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I must be the only one hoping Moriarty doesn't turn out to be a 'missing' Holmes brother!

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No, no, you're not. I'm not hoping he will at all!

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Hoping and expecting are often two different things entirely!

 

I think most of us are on this thread to try and figure out what Moftiss have in mind.

 

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I'm hoping the writers will be more creative with the 'easy out' of making Moriarty a Holmes boy. I've come to expect greatness from them and if they go this route it will be hugely disappointing.

 

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Well -- even if they take "the easy way out" -- they may put some wild new twist on it!

 

I can't resist speculating, but I don't have much hope of guessing right anymore.  :P

 

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Well, same for me. It's more like... making an educated guess ( or most often, contribute to the brainstorming).

I don't think they'll make him a third Holmes brother per sé. Too obvious, too cliché. I suspect, however, that we'll get to see a sibling of some sorts.

Mycroft clearly references to another sibling, gender not disclosed.

There have been enough parallels drawn to go with the idea that Moriarty fits the bill.

 

We got two hints regarding "Mommy Holmes" - she's a mathematician, and she wrote a book about asteroids. Two facts that are in canon associated with James Moriarty. If there's some connection and it wasn't just a red herring for the Fandom, then it's her that theories have to focus on.

 

With that setting, there are several problems to tackle.

Knowledge; Sherlock seems unaware of another sibling, while Mycroft mentions it once. No loving relationship, and I somehow cannot fathom that there was another sibling when they grew up. His behavior towards Sherlock is like a mother hen clucking over its chick. He always keeps an eye on him, and that seems to be anything but a recent development. When they grew up, there were only two children in the house, and Mycroft never spend time with that sibling. (They always thought Sherlock was an idiot until they met other children - no other child to compare with)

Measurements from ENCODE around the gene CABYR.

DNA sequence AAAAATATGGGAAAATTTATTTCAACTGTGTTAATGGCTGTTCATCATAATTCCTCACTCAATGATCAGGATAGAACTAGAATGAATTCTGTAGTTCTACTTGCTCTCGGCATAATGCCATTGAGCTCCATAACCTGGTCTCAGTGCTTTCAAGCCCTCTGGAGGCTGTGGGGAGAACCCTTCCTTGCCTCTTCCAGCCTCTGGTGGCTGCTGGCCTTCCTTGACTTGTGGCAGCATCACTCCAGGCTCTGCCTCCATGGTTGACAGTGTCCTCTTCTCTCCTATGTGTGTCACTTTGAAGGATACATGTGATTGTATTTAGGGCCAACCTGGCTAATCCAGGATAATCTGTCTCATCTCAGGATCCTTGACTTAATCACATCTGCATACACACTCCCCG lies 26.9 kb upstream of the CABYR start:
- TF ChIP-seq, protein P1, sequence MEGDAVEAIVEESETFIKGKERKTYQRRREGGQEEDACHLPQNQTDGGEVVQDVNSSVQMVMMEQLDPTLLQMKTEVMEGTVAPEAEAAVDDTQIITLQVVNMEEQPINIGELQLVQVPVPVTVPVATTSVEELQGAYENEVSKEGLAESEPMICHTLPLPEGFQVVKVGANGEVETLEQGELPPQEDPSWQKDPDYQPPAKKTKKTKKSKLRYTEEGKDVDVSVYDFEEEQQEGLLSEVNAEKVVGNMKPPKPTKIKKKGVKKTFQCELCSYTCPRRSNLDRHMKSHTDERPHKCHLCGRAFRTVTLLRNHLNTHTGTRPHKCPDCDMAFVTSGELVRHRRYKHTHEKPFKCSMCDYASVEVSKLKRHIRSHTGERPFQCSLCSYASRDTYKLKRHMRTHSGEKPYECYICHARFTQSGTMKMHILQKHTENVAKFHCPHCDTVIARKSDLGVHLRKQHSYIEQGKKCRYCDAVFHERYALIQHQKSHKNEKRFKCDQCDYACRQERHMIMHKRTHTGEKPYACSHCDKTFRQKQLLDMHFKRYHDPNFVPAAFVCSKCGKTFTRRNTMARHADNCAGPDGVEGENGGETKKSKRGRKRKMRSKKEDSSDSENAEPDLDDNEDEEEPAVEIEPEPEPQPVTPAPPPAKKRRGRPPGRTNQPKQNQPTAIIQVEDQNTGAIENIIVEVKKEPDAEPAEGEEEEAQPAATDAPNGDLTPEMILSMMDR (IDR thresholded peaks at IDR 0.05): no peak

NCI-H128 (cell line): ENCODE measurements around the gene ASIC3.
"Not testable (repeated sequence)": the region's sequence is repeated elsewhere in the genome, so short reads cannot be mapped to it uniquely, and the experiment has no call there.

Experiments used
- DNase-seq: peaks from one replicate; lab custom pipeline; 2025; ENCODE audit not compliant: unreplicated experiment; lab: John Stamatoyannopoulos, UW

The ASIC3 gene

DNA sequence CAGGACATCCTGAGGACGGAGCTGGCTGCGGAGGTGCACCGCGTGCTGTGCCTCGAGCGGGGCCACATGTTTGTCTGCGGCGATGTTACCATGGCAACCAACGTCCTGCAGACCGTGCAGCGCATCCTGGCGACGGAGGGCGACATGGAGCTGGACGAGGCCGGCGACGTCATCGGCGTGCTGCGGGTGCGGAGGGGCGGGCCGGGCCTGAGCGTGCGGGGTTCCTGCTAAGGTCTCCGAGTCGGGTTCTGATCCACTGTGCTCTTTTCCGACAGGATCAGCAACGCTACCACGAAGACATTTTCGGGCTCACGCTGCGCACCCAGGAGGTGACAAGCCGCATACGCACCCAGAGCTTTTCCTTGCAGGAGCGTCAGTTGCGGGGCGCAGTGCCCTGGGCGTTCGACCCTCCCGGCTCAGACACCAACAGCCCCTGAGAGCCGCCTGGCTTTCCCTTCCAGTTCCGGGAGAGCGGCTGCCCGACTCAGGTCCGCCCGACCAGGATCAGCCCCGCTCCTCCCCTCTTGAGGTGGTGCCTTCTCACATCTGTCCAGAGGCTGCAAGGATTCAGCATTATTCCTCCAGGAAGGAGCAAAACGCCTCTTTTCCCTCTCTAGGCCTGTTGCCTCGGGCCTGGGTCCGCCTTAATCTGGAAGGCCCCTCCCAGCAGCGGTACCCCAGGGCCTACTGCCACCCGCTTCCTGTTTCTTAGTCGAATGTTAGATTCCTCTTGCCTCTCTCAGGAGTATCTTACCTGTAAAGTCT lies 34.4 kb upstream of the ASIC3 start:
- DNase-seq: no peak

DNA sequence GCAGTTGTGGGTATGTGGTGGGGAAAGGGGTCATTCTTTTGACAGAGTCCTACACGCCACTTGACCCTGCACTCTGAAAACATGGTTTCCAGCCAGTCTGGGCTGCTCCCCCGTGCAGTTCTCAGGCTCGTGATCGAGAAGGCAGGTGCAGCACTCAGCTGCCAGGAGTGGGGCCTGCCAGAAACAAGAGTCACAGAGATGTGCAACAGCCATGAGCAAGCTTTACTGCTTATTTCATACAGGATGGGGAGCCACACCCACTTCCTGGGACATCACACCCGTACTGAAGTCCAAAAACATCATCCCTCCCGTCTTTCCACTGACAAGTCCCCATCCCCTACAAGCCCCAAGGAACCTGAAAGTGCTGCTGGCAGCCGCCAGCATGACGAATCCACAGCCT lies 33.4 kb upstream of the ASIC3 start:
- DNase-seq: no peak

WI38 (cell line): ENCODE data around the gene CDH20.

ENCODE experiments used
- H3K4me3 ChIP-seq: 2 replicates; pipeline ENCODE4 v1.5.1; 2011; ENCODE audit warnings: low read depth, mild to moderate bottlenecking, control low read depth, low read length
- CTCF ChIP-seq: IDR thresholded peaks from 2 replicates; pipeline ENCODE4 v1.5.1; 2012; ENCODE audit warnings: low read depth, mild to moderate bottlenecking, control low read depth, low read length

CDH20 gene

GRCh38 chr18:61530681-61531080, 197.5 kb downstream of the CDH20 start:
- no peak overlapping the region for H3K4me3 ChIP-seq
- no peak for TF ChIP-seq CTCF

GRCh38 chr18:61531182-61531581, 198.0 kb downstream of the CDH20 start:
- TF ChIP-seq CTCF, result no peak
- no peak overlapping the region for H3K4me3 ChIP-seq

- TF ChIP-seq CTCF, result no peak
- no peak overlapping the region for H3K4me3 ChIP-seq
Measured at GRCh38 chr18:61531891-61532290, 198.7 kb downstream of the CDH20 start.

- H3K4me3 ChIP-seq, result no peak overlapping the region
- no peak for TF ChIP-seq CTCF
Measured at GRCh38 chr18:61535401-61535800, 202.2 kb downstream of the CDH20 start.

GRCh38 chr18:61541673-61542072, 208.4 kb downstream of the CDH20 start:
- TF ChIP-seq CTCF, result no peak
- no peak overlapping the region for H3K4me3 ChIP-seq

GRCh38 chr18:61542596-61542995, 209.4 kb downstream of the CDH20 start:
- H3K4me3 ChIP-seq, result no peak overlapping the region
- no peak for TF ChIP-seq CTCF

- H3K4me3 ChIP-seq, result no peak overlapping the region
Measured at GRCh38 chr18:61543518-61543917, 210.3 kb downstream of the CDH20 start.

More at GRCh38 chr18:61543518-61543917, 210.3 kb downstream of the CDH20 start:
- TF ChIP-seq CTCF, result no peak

Age; I find it hard to place JIm anywhere but between Sherlock and Mycroft. That makes it difficult to imagine that Mycroft missed the event. Jim would have to be given away right after birth or in early childhood. Human memory sets in with 4 years so he'd have to be nearer Mycroft's age than Sherlock's (I hope I didn't miss any direct references to the characters' ages...). The Holmes parents later on had Sherlock, so finding a reason why they would give Jim away is a bit tricky. Can't have been because he showed strange behavior as suggested before: too young. They apparently weren't opposed to another child in their life since they kept Sherlock. Only reason I can come up with right now would be that "Mommy Holmes" carried a child for somebody who couldn't or she had a child that wasn't her husband's.

 

I find it hard to create a scenario that doesn't border on cliché. 

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How old is Jim supposed to be? Is he older than Sherlock? I know ACD's Moriarty was old but Jim seems pretty young. If he is older than Sherlock, do you think the age difference would be enough for him to display seriously disturbed behaviour - trying to kill his baby brother - resulting in his hospitalisation before Sherlock was old enough to remember him? Bearing in mind that we recall very little that happens before the age of 3.

 

As I have said before, I think one of the main problems with this idea is that Mummy & Daddy Holmes seem too nice to have a child institutionalised and then never refer to him again.

 

I quite like the idea that "the other one" was a sister. I wonder what could have happened to her...

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Btw, that was supposed to be " e.g. trying to kill his baby brother", as obviously there are other things he could have done which could have resulted in him being sectioned (e.g. like trying to kill big brother Mycroft....)

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I don't believe they've ever mentioned anyone's age on the show.  In canon, Mycroft is seven years older than Sherlock, and as you say, Professor Moriarty is older.  In real life, Gatiss is nearly ten years older than Cumberbatch, and Cumberbatch and Scott are virtually the same age.

 

Memory kicks in at a variable age, say somewhere between two and five.  However, adults can influence young children to interpret their memories in an "acceptable" manner.  For example, Henry Knight remembers his father being torn apart by "a gigantic hound," and the younger brother in Rain Man thinks he had an imaginary playmate.  We don't know what (if anything) Sherlock remembers about a third sibling.